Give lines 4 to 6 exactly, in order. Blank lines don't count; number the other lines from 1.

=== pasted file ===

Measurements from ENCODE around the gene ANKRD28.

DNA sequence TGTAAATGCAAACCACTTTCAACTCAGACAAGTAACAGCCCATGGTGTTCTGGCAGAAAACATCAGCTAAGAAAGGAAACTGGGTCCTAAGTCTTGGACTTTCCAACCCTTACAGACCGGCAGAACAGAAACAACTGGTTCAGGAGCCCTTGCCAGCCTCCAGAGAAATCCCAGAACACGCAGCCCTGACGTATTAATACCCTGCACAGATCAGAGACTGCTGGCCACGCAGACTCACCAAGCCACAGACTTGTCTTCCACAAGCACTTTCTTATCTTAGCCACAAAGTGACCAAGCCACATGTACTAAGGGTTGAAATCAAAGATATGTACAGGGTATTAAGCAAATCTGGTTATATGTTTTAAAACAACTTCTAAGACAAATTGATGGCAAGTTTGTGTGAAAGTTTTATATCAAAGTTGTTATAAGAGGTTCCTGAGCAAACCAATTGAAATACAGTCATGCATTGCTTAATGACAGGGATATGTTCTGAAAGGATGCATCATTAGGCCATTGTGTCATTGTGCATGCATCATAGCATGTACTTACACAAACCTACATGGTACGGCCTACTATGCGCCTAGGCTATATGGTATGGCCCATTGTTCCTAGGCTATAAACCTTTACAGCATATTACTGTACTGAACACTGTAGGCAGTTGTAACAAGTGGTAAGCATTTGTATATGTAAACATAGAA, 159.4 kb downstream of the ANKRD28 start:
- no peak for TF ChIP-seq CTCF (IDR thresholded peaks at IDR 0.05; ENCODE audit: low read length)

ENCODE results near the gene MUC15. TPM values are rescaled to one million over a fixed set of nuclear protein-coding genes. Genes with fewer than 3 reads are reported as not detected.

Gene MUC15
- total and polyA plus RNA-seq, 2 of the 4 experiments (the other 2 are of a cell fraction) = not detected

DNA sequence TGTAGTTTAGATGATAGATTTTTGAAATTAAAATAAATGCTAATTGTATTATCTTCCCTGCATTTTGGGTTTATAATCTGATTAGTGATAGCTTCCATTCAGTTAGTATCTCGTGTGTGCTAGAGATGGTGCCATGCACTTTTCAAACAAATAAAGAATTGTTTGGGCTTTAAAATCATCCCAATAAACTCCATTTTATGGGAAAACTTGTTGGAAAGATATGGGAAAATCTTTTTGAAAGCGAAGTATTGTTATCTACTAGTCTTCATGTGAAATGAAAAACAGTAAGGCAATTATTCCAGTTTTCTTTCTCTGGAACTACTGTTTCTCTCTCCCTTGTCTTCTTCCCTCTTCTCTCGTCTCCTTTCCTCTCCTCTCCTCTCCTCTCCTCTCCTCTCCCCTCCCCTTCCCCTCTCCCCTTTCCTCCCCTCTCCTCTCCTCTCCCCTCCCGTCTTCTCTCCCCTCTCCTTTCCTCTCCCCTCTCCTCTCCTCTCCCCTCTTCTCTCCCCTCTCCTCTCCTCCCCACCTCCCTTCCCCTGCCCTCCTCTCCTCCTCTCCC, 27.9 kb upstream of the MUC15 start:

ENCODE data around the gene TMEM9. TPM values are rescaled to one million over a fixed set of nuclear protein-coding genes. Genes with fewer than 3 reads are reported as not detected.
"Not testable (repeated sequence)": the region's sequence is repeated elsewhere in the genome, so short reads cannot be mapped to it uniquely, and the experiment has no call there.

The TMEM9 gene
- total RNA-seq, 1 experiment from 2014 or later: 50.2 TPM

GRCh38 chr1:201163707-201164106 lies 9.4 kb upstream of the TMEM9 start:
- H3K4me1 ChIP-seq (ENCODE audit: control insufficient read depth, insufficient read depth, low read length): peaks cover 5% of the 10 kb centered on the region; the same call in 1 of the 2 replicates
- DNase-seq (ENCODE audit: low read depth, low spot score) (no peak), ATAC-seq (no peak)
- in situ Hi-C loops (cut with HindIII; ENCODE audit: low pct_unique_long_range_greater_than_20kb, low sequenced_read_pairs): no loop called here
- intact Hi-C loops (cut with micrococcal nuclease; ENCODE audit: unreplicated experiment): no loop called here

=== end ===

ENCODE results near the gene MUC15. TPM values are rescaled to one million over a fixed set of nuclear protein-coding genes. Genes with fewer than 3 reads are reported as not detected.

Gene MUC15
- total and polyA plus RNA-seq, 2 of the 4 experiments (the other 2 are of a cell fraction) = not detected